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Fifth Iranian paramilitary member killed as president warns protesters will be dealt with ‘definitively’ | CNN


As Iranian President Ebrahim Raisi warned, a fifth member of Iran’s volunteer paramilitary group died Sunday after clashing with what state media called “rioters and thugs.” protestor After days of national unrest, it will be dealt with “resolutely”.

The man died of injuries in the northwestern city of Ormia on Thursday. Iran, Iran’s state news agency IRNA said. Other members of the Basij, a paramilitary group affiliated with the powerful Islamic Revolutionary Guard Corps (IRGC), were killed in Qazbin, Tabriz, Mashhad and Quchan.

The protests were sparked by the death of Martha Amini, a 22-year-old Kurdish-Iranian woman who was detained by moral police on September 13 for violating Iran’s conservative dress code.

Since Friday, protesters have held demonstrations in at least 40 cities across the country, including the capital Tehran, calling for an end to violence and discrimination against women, and an end to the compulsory wearing of the hijab.

At least 35 people have died in Iran in recent protests over Amini’s death, the Islamic Republic of Iran Broadcasting Corporation (IRIB), a state media outlet, said late Friday.

Amnesty International previously said 30 people had died. CNN is unable to independently verify the death toll, and exact numbers are impossible to verify except by the Iranian government, with differing estimates made by opposition groups, international rights groups, and local journalists. It is

At least 1,200 people have been arrested in connection with the wave of protests, Iran’s state news agency Tasmin reported on Saturday, citing security officials.The IRGC described the protesters as “rioting” and “vandalism.” and called on the police to “protect national security”.

At least 17 journalists have been arrested as anti-state protests erupt across Iran, according to a report by the Committee to Protect Journalists (CPJ), a nonprofit that monitors press freedom.

Iranian officials say they will restrict Internet access In the countryside until peace returns to the city. Meanwhile, the IRGC, an elite unit of the Iranian military established in the aftermath of the 1979 Iranian revolution, is asking everyone to identify the protesters, Iran’s semi-official news agency Fars News said.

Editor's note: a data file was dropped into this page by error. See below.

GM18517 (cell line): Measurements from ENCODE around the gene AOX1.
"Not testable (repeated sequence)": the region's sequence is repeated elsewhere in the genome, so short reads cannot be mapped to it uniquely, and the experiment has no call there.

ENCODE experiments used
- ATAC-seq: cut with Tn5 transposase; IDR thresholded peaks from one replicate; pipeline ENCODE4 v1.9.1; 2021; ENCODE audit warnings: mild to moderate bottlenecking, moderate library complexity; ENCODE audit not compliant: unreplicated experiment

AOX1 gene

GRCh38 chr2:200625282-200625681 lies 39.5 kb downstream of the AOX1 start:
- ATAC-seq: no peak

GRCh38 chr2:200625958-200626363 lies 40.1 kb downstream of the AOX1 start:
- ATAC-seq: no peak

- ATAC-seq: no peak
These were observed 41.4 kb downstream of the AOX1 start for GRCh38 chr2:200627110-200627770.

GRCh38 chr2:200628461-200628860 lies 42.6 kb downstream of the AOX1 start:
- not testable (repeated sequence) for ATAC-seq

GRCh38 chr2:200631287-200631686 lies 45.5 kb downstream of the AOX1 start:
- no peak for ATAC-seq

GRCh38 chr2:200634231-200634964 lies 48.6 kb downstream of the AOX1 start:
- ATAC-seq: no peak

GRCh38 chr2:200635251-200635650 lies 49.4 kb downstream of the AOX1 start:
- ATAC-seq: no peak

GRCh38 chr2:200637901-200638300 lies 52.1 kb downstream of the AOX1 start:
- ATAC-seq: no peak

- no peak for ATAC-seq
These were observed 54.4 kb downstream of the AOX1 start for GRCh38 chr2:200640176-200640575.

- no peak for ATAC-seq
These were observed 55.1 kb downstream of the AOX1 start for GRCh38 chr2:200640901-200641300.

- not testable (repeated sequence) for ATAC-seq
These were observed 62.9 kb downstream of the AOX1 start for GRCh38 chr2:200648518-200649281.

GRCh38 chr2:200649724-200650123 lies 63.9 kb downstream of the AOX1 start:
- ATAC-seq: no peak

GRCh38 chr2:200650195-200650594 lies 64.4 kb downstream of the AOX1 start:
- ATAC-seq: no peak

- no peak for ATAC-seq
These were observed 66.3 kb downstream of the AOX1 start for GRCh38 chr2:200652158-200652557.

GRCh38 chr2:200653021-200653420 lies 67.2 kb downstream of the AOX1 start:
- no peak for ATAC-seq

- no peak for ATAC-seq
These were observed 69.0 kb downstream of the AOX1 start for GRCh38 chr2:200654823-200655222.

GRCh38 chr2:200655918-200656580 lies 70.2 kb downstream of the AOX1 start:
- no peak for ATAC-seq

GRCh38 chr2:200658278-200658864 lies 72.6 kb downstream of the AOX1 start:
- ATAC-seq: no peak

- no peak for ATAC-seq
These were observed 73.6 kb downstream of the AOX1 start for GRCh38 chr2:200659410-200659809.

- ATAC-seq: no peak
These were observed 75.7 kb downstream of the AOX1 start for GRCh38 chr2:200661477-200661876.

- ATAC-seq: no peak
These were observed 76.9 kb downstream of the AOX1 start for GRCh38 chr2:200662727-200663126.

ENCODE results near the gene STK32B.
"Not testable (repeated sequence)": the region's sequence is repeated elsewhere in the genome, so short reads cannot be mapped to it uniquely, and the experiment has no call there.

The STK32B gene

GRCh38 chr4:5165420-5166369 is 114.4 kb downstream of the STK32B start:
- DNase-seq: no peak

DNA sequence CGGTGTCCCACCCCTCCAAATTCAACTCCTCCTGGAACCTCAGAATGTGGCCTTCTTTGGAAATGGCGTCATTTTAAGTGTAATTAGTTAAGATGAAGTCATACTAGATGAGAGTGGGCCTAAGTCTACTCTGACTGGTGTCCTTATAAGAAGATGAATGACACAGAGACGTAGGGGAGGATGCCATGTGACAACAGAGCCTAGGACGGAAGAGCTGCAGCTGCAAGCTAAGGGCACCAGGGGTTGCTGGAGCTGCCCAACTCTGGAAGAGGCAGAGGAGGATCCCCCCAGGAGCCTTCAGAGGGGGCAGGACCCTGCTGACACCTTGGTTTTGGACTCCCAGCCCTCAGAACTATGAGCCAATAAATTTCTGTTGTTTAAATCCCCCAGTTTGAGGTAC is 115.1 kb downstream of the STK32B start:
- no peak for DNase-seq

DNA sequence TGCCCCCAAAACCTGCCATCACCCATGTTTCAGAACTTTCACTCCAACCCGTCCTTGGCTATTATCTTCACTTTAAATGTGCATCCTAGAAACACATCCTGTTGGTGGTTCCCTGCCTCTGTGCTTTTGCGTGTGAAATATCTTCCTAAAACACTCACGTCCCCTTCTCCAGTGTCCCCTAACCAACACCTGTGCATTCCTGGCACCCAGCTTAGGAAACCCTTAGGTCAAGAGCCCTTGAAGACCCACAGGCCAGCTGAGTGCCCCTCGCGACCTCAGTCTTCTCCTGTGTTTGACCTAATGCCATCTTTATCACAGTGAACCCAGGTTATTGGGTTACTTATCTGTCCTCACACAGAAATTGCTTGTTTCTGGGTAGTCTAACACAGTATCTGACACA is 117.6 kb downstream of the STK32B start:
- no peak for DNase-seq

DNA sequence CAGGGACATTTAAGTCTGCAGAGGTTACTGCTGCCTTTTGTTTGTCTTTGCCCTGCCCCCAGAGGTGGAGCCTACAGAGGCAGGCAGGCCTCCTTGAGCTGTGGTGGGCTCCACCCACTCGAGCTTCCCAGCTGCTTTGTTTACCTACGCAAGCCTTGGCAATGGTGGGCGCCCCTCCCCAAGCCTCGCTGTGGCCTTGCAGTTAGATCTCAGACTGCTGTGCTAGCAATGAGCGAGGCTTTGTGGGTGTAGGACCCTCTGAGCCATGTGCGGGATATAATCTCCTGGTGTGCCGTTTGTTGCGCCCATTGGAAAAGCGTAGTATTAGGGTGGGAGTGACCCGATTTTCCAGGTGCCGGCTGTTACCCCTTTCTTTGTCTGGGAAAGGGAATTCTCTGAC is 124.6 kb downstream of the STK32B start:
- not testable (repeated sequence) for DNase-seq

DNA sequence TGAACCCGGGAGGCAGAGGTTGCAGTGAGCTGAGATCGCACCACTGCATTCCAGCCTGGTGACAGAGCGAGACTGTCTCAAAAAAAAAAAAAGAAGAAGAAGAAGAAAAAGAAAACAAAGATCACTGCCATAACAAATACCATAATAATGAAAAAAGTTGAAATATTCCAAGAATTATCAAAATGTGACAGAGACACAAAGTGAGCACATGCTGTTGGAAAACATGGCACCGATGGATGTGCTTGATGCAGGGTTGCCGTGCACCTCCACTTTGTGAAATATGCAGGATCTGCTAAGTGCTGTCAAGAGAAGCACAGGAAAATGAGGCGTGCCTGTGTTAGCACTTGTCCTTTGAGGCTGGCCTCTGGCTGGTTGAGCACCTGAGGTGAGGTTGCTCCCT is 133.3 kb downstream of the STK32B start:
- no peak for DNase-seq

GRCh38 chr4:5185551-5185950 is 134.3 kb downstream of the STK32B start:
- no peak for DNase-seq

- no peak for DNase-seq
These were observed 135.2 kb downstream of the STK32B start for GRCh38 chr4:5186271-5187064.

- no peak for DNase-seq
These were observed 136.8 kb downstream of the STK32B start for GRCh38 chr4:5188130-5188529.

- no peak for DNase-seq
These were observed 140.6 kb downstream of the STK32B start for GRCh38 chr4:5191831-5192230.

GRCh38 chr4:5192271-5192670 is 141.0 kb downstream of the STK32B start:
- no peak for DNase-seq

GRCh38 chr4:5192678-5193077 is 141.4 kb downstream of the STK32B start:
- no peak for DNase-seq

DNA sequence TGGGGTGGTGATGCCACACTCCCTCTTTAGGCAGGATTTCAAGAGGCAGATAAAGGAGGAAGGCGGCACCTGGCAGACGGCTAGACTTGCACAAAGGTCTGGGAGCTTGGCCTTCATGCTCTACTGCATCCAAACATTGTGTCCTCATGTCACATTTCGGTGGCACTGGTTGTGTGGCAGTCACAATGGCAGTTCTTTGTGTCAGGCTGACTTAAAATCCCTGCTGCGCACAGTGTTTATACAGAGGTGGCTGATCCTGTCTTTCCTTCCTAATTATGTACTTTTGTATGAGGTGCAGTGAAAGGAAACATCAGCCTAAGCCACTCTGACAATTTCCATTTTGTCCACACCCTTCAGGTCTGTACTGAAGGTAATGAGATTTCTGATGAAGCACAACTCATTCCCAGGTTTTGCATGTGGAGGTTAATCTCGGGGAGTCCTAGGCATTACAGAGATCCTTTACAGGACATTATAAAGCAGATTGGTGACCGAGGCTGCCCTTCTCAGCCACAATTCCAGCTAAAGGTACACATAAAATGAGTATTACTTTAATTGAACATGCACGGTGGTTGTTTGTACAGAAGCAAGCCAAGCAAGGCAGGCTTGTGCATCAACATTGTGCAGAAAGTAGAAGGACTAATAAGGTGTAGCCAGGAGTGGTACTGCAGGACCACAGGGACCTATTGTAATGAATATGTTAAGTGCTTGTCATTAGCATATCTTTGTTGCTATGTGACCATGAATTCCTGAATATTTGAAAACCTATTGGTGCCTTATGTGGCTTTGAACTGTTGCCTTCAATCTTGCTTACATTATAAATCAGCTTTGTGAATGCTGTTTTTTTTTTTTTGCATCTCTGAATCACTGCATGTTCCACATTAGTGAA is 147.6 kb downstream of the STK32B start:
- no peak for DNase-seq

State news agency IRNA reported.

People took to the streets in many cities and towns, including the holy city of Mashhad, the northwestern city of Qazbin, the central city of Isfahan, and the western cities of Hamedan and Yasuzi to show their “solidarity and anger” against the recent war. . Mob sabotage,” state news added.

According to Press TV, demonstrators “burned the Holy Quran, mosques and national flags, and forced women to remove their headscarves in the streets.” denounced.”

Authorities hope they can control the protests by restricting the internet. It is the latest in a wave that has swept Iran in recent years. It started with action. Hundreds are believed to have died and thousands more injured in the violent crackdown three years ago, according to estimates released by the United Nations and human rights groups.

But this year’s protests are different in their scope, scale and unprecedented feminist nature. Some mobilize across socio-economic divides. A younger generation of Iranians are taking to the streets against decades of repression and are arguably bolder than ever.

Demonstrations have spread to dozens of Iranian cities, from the Kurdish region in the northwest to the capital Tehran and even traditionally conservative cities like Mashhad.

Although they were kindled by Amini’s death, the initial demand for accountability was particularly strong against women, who have faced discrimination and severe restrictions on their rights in the decades since the 1979 Islamic Revolution. turned into demands for more rights and freedoms.

‘I’m scared’: Women open up about Iran’s hijab law after death in police custody

But there are growing calls for a change of government. People across the country are tearing up portraits of the Supreme Leader and chanting “Death to the Dictator”. Ayatollah Ali KhameneiA notable image emerged Friday night of Ayatollah Khamenei’s birthplace in the city of Mashhad, where protesters set fire to a statue of a man seen as one of the symbols of the Islamic revolution. A sight like this was once unimaginable.

This is all happening at a time when Iran’s hardline leaders are under pressure in negotiations to revive the stalled 2015 nuclear deal and the economy under US sanctions. Ordinary Iranians are struggling to cope with skyrocketing inflation.

These protests have been the government’s biggest challenge in years, but analysts believe the government will likely try to contain them by resorting to heavy-handed tactics it has used in the past. There are signs of a brutal crackdown, along with a level of internet restrictions not seen since 2019. Other measures include the government mobilizing supporters at mass rallies following prayers on Friday. Officials have dismissed demonstrators as rioters and foreign agents, and issued ominous warnings that the military and the mighty Iranian Revolutionary Guard Corps would be deployed to deal with the protests.

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